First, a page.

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Why Steelhead Eat Flies
When Pacific steelhead return to fresh water rivers they have "nearly" stopped feeding. Rivers flowing from the Pacific rim do not provide enough food to sustain the metabolism of growing steelhead. Steelhead in fresh water become masters at conserving energy. They can go for months without eating.
| However steelhead can ingest and digest food
throughout all stages of their lives. They feed only
when the capture of food expends less energy than the energy
consumed by the capture. All animals feed this way or
starve to death.
In the Ocean, steelhead can easily obtain food in big nutrient rich bights of shrimp, krill and squid. This is high octane stuff. Ocean prey provides enough energy to be worth large expenditures of stored energy for capture. In the Ocean, steelhead are able to collect enough nutrients to store surplus energy as body mass. They grow very quickly. The larger the fish, the larger the prey. The larger the prey the more energy surplus. Growth continues as long as the fish feeds systematically.
Then some hormonal exchange happens and the "feeding mechanism" begins to take a back seat to the "go home and procreate mechanism". Steelhead reproduction can only happen in flowing oxygenated fresh water. Fresh water food organisms are much smaller than salt water food organisms. Can you imagine how many Baetis May Fly nymphs it would take to sustain a ten pound steelhead. The answer is: more than it could ever catch. It would take more energy to capture the nymphs than the energy they contain in food nutrients. The fish would be going in the hole with every pursuit. It is better to ignore them all together and concentrate on conserving energy.
However, if something the size of a squid or even a krill (or even your fly) came within easy striking distance, then the energy expenditure could be on the positive side and worth a go. When the prey is analyzed and the expenditure meter registers a plus flow the decision is instantaneous. A synapse fires in the pencil eraser size brain and the attack is made. This is because your fly has turned on the memory of something this fish was feeding on out in the Ocean. This memory is called a search image. This memory fades as the fish remains in fresh water. Eventually it is replaced with a fresh water search image. Some steelhead that remain in fresh water for a long period of time can start to feed like rainbow trout.
The acquisition of food
isn't the only reason that steelhead will take a
|Top Spot Skater, Green Butt Skunk is an outstanding searching pattern any tine the water is between 50 and 60 degrees. The "spot" of white deer hair forming the top of the head and front of the wing is tipped up for maximum visibility to the angler. this makes the fly easy to track and to control swing speed. The tightly spun head is clipped to an angle that provides lift.|
|01145-04||Top Spot Skater, Green Butt Skunk||4||3 for $5.95|
|Top Spot Skater, Fall Caddis is a unique pattern that fishes most of the spring, summer and fall seasons, but is at its best when the big orange caddis are in flight during the fall. This is a jazzed up version of Bill Bakke's Dragon Fly that has been around since the 1960's, but you will find that the "Top Spot Skater" wakes in a wider variety of waters.|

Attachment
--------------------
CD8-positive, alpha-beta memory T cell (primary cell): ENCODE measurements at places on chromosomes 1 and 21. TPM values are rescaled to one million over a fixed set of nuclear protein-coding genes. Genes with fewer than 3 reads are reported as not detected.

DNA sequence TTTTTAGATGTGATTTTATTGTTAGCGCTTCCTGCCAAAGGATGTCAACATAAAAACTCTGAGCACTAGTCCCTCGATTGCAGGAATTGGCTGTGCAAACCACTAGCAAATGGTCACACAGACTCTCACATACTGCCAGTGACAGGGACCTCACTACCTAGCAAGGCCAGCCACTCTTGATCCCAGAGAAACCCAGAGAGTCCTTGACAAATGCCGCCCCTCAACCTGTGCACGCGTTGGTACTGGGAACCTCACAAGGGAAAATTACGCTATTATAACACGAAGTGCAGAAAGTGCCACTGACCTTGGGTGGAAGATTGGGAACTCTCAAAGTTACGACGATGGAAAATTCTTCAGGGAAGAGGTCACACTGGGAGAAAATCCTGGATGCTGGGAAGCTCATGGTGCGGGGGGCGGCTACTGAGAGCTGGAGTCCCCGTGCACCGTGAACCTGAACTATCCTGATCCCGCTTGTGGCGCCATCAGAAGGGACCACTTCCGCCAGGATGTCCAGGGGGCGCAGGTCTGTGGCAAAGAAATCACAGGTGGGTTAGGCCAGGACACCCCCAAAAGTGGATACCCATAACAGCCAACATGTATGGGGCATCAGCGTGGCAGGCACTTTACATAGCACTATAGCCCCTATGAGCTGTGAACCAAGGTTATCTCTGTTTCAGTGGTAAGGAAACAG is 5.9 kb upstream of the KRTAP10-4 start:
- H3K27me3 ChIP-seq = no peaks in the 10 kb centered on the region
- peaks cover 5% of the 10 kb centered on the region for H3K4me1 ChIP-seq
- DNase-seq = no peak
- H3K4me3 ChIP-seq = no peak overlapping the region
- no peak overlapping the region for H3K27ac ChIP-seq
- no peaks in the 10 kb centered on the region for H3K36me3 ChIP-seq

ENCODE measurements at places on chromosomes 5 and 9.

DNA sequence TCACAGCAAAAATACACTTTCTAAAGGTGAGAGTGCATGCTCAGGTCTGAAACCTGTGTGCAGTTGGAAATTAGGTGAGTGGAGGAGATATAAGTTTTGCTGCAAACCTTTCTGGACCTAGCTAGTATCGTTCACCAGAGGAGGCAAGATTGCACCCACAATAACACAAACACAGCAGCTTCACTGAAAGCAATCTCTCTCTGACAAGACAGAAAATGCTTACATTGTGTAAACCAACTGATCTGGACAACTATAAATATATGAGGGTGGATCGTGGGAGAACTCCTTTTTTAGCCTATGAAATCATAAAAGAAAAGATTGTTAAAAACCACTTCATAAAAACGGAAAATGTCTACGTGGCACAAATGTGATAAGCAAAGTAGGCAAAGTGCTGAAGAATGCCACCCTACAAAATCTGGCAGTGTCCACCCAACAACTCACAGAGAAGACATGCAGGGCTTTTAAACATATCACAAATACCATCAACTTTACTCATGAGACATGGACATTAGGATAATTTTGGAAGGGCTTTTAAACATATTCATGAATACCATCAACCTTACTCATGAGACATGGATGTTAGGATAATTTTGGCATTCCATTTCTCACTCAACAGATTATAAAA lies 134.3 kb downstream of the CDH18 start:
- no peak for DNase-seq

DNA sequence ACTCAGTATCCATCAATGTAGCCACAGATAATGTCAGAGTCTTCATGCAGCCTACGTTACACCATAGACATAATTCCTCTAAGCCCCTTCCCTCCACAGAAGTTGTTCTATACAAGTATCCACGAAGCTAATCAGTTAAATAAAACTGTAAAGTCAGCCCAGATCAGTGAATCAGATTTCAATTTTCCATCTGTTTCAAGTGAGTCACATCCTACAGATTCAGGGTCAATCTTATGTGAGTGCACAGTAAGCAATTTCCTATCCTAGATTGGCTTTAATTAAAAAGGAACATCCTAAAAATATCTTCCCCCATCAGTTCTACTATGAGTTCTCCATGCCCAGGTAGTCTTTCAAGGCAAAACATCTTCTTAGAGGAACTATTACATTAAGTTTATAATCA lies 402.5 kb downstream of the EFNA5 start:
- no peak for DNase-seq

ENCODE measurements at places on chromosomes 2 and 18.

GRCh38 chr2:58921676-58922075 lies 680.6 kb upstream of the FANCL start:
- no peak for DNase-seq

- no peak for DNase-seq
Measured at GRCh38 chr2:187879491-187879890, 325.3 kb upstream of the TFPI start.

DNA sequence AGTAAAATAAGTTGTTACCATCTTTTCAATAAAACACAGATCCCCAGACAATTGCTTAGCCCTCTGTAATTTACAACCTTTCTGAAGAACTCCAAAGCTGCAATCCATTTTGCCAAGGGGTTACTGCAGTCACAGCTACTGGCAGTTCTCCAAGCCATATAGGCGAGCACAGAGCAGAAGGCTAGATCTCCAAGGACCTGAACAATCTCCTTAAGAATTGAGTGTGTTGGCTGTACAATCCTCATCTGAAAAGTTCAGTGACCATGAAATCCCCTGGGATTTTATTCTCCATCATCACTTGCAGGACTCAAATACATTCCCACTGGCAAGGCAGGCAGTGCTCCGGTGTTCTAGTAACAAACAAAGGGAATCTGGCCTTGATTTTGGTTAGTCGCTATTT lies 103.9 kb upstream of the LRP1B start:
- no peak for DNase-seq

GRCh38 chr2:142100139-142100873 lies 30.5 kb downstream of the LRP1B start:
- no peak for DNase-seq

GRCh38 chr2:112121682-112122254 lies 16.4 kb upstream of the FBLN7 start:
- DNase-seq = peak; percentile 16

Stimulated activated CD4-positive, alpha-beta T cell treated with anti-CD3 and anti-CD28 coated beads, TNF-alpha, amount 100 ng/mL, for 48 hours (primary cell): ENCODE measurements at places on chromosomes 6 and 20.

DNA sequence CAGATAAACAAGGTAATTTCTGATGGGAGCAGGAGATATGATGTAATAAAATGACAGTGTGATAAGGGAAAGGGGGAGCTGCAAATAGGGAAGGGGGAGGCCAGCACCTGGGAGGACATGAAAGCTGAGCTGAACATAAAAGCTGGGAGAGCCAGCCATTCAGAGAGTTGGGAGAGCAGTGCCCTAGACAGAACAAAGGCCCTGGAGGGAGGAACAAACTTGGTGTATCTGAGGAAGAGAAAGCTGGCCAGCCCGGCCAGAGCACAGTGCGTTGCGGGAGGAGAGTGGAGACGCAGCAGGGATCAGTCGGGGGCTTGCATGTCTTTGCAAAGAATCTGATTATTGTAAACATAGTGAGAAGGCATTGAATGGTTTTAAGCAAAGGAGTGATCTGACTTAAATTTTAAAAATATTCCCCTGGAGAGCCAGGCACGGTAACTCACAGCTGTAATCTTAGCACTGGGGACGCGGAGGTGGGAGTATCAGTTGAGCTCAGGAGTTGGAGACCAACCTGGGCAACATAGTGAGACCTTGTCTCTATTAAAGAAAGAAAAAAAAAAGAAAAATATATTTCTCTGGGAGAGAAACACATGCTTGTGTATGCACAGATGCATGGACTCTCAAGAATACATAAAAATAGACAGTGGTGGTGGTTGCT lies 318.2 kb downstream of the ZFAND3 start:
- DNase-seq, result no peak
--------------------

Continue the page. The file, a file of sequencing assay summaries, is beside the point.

|01146-04||Top Spot Skater, Fall Caddis||4||3 for $5.95|
|The Bulkley Mouse is an outstanding searching pattern any tine the water is between 50 and 60 degrees. Originating in British Columbia on the world famous Bulkley River, the "mouse" has migrated south. Several very astute anglers have been using it as their searching fly on such divers waters as the Kalama, Deschutes, John Day and Imnaha.||
|99701-06||Bulkley Mouse Waking Fly||6||3 for $5.95|
|For serious steelheaders, we offer your choice of the three best spiked sole wading shoes on the market. All have been extensively tested by our staff. You may order on-line or phone and ask us for comparisons. To Top|
The last fading warmth of the sun
illuminated the top third of the shear face of the towering basalt cliff
on the opposite shore. This same gigantic stone bulwark would keep the
Deschutes in the shade until noon tomorrow morning. Now the shade from
the lower canyon wall to the east made me rush through the dry grass to
the smooth ledge studded tailout above camp. I had left Brad and Al in
the camp riffle water where they had been moving Steelhead all
afternoon. They didn't need my help or criticism.
|Trout have been looking up on the Deschutes. Dry fly fishing has been very good. If you have trouble seeing your elk hair caddis, try a Twilight Elk Hair Caddis. To Top|
|When a really large steelhead is hooked up, the piece of gear that most often determines the out come of the battle is the reel. Check out these comparisons of reels used for spey rod fishing.|
|As you fish the upper Sandy basin waters you will notice that the area has been signed by local volunteers in an attempt to explain the fishing regulations to the fishing public. This took a lot of work by some people dedicated to making the restoration of our wild fishery come to life. We at the Shop would like to say, "Thank You for this Community Service".|
|If you would like to read past "Insiders", click Archives|
|Your commentary is always welcome. Drop us a line: flyfish@flyfishUSA.com|
The Fly Fishing Shop, Welches, OR